Appeal from the Order of the Office of Employment Security, Department of Labor and Industry in the case of In the Matter of Wilkes-Barre Council of Newspaper Unions, Inc., Account No. 40-29692.
Warren J. Borish, Meranze, Katz, Spear & Wilderman, for petitioner.
Sean F. Creegan, Assistant Attorney General, for respondent.
President Judge Crumlish and Judges Wilkinson, Jr., Mencer, Blatt, MacPhail, Williams, Jr. and Palladino. Judges Rogers and Craig did not participate. Opinion by Judge MacPhail.
Wilkes-Barre Council of Newspaper Unions, Inc. (Council) appeals from an order of the Office of Employment Security, Department of Labor and Industry (Office) which denied a petition for reassessment under Section 304(a) of the Unemployment Compensation Law (Law).*fn1
The facts of this case are essentially uncontested. The Council is a Pennsylvania, non-profit corporation comprised of four Wilkes-Barre labor unions,*fn2 which was formed just prior to the anticipated strike of these unions against the Wilkes-Barre Publishing Company (Employer). The express purpose of the Council was to publish an interim newspaper, the "Citizens Voice" ("Voice") as a strike weapon until an acceptable contract could be negotiated with the Employer. The strike began on October 6, 1978. The first edition of the "Voice" was published on October 9, 1978 and continued on a daily basis. At the time of the hearing before the Office, the strike had not been settled and the "Voice" was still being published.
During the strike the unions assigned their members to various strike related activities. Some of the members operated a strike kitchen, others picketed the Employer, while still others performed janitorial services at the unions' headquarters. The majority of the members were assigned to publish the "Voice." A week after the strike began, members of three of the four unions began to receive strike benefits from their parent International Unions. On November 17, 1978, members of all four unions began to receive supplemental
strike benefits from the profits of the "Voice." The amount paid from the profits to the union members varied so as to ensure that each and every union member received the same total amount of strike benefits per week.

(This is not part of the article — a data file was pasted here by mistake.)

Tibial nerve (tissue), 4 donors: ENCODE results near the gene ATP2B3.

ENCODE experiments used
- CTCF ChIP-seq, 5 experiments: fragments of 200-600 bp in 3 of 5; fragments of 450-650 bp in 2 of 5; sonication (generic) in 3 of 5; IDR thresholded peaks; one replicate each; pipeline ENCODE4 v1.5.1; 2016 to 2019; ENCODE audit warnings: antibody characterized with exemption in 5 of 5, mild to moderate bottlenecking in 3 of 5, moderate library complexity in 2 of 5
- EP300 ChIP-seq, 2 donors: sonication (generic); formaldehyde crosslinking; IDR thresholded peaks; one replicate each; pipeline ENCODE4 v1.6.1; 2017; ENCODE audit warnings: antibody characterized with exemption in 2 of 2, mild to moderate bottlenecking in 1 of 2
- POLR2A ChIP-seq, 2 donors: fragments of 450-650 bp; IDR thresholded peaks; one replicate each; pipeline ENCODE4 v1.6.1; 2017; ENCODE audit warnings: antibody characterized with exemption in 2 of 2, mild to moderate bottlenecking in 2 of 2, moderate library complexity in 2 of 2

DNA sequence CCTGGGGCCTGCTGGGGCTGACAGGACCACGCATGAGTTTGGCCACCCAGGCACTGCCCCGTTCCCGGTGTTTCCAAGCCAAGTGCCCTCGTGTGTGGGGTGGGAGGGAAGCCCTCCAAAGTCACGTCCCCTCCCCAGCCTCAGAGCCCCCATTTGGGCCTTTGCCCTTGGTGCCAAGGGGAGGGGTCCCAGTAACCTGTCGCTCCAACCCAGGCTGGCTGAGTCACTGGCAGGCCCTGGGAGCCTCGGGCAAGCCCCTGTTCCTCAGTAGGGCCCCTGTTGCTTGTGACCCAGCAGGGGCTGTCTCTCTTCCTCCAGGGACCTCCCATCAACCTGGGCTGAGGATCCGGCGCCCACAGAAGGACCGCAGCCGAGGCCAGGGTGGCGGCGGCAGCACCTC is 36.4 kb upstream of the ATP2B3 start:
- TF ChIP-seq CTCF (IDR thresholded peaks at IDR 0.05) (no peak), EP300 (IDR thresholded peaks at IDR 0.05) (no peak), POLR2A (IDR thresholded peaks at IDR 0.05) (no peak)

To supplement the services of the union members on the "Voice" the Council hired some non-union employees. The Council covered these employees with Workmen's Compensation Insurance, withheld income taxes from their wages and contributed to the Unemployment Compensation Fund (Fund) according to the amount paid to these workers. The Council, however, did not cover the union members with Workmen's Compensation Insurance, withhold any personal income taxes from the supplemental strike benefits nor make any contribution to the Fund based on the supplemental strike benefits.
On August 27, 1979 the Council was notified that the Office*fn3 had made a determination and assessment against the Council for money owed to the Fund. A hearing was held on October 17, 1979. The hearing examiner held that the Council was the employer of the union members and that the money from the "Voice" paid to the union members who worked on the newspaper were wages for purpose of contribution to the Fund, while the money from the "Voice" paid to union members who did not work for the "Voice" were not. The Council appealed to this Court.
Our scope of review of a decision by a Commonwealth agency is to determine whether there has been an error of law or whether any finding of fact necessary to support its adjudication is not supported by substantial ...